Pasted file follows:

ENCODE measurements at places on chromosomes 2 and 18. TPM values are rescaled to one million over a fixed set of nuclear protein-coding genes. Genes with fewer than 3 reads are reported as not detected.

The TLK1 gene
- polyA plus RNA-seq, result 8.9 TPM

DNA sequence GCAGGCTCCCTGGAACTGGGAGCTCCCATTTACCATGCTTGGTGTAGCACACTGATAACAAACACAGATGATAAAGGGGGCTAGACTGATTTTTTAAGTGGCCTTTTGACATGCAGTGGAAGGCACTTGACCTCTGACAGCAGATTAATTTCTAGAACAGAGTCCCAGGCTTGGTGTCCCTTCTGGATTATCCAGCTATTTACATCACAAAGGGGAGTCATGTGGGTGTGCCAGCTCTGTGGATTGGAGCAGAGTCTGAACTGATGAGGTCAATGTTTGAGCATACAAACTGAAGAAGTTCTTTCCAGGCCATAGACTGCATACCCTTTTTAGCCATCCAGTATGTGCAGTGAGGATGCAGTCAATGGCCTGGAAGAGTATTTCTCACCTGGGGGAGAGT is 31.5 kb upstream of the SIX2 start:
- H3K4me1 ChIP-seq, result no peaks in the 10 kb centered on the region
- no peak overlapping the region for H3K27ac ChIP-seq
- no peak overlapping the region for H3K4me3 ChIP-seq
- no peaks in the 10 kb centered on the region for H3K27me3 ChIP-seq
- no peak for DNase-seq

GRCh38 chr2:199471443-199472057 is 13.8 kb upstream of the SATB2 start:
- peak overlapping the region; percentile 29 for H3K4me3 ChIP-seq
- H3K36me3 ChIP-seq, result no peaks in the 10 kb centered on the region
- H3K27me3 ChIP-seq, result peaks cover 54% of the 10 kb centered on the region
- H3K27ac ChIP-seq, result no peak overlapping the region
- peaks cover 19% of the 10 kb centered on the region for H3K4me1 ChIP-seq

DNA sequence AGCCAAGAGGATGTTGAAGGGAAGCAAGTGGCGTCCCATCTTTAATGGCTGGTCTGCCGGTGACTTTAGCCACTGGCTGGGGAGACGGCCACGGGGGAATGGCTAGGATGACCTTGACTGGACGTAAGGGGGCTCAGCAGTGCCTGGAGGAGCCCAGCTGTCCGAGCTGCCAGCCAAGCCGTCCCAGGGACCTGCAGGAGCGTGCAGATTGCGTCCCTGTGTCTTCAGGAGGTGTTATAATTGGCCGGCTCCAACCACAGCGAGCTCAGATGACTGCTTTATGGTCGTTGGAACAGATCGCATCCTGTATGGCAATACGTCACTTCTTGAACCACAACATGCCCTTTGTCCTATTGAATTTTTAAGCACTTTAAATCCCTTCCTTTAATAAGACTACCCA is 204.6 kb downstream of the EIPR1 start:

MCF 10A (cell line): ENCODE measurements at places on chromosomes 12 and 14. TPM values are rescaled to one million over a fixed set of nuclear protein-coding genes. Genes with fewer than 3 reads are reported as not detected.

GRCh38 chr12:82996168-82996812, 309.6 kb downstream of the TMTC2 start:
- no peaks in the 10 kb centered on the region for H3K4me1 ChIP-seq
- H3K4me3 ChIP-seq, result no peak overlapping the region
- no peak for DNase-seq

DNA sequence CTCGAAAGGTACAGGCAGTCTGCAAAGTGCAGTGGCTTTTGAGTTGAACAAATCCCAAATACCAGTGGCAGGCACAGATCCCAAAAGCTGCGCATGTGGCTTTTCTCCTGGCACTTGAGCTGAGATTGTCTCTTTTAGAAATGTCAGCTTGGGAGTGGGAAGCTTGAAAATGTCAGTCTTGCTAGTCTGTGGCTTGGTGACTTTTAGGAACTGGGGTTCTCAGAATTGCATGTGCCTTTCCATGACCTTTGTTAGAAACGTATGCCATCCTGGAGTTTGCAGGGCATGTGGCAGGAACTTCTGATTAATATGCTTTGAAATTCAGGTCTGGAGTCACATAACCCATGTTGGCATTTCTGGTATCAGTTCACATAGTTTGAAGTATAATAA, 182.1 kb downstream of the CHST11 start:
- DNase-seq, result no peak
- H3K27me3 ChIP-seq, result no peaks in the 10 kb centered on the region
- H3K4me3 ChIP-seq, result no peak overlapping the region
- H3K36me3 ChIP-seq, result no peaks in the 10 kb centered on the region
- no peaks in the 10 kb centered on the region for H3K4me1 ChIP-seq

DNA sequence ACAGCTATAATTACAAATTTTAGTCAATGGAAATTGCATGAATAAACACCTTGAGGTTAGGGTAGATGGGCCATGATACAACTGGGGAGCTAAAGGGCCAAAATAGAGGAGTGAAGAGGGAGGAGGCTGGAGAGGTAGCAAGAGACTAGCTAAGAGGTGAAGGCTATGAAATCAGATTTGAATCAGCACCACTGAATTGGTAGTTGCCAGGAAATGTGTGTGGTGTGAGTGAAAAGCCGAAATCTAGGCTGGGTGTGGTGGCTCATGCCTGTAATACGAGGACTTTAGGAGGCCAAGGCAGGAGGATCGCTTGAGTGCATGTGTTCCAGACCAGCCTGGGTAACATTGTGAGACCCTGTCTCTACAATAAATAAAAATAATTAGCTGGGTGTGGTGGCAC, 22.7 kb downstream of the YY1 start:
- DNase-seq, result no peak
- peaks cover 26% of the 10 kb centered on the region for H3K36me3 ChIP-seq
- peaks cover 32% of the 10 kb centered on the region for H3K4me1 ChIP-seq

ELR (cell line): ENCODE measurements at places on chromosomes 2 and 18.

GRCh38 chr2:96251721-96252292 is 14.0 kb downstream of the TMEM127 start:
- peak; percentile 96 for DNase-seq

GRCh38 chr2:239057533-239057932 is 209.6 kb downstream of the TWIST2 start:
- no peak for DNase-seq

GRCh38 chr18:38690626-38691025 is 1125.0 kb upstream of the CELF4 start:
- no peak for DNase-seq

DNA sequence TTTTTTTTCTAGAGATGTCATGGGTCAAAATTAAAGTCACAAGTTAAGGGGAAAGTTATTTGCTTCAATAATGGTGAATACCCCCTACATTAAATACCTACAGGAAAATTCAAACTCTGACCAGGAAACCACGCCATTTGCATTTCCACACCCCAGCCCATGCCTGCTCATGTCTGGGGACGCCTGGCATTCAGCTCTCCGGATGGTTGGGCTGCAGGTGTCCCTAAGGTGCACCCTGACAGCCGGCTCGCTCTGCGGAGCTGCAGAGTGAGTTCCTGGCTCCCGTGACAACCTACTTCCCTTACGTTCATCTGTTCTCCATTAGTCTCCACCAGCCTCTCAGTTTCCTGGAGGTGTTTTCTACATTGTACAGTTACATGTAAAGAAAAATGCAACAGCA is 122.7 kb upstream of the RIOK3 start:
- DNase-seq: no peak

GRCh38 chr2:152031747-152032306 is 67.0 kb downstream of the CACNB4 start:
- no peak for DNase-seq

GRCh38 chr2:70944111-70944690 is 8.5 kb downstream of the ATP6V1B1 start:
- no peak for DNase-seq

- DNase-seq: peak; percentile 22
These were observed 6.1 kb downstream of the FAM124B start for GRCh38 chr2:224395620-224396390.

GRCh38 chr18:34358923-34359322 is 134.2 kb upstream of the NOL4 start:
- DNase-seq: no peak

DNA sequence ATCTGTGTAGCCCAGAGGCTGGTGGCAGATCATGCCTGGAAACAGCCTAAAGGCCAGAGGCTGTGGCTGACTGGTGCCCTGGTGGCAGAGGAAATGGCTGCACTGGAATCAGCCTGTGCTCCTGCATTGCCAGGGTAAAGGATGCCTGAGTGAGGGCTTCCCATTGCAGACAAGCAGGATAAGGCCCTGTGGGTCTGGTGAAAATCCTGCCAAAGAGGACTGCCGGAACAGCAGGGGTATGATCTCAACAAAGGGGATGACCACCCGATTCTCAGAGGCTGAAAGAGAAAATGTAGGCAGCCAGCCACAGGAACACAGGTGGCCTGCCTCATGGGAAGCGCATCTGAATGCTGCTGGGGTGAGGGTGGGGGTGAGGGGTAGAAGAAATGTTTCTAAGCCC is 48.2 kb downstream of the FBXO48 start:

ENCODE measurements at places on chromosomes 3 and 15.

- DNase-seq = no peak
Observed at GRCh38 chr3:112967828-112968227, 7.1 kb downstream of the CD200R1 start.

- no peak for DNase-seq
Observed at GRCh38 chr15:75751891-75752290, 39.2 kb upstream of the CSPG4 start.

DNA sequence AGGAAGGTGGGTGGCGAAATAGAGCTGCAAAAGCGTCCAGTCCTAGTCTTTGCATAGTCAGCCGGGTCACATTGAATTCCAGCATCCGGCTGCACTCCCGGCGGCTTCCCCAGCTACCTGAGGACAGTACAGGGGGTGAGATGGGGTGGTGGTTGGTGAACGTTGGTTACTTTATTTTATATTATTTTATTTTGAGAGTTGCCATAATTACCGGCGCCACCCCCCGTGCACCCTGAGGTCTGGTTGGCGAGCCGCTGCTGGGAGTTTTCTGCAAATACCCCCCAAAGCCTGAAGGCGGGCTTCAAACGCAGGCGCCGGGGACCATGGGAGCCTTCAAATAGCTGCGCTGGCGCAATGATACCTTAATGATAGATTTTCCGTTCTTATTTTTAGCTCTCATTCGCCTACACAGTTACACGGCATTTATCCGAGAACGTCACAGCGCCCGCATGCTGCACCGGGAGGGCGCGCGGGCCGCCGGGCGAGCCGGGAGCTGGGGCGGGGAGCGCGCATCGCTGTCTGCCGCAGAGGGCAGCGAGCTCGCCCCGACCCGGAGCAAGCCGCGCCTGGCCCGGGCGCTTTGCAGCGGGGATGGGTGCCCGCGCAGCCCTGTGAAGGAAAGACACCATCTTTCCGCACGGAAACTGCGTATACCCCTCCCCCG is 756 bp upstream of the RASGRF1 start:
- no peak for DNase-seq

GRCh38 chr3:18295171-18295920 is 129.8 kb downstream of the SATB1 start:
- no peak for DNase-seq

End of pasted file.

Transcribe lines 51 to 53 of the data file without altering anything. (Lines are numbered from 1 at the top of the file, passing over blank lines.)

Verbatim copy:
- DNase-seq = no peak
Observed at GRCh38 chr3:112967828-112968227, 7.1 kb downstream of the CD200R1 start.

- no peak for DNase-seq